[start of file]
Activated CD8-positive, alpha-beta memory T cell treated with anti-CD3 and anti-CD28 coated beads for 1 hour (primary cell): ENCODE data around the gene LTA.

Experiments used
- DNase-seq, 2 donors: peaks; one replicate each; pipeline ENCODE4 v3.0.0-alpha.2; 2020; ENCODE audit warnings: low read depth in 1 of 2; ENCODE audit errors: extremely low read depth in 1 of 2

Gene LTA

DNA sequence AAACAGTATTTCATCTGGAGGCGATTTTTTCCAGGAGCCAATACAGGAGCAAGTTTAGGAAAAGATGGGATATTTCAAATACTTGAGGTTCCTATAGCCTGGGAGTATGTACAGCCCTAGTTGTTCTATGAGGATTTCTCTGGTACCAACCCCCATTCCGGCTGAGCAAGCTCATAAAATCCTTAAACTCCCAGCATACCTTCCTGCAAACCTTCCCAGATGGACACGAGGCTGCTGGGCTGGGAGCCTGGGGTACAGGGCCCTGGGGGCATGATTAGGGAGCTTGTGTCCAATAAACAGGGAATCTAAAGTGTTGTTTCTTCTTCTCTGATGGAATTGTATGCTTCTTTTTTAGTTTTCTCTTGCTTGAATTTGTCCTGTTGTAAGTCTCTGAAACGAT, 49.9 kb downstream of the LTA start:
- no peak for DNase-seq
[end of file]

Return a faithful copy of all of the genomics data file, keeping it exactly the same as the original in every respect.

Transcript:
Activated CD8-positive, alpha-beta memory T cell treated with anti-CD3 and anti-CD28 coated beads for 1 hour (primary cell): ENCODE data around the gene LTA.

Experiments used
- DNase-seq, 2 donors: peaks; one replicate each; pipeline ENCODE4 v3.0.0-alpha.2; 2020; ENCODE audit warnings: low read depth in 1 of 2; ENCODE audit errors: extremely low read depth in 1 of 2

Gene LTA

DNA sequence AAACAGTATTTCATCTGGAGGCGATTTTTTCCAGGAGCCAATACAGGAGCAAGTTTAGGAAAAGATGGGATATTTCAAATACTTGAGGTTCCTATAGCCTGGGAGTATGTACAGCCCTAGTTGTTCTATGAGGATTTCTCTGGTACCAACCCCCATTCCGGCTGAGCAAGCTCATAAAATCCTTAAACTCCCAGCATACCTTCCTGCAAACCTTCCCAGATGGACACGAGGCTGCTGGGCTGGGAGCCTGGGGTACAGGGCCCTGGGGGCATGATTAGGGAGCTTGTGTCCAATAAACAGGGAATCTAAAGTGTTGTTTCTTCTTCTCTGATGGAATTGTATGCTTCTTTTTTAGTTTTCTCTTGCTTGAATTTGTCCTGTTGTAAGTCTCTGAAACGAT, 49.9 kb downstream of the LTA start:
- no peak for DNase-seq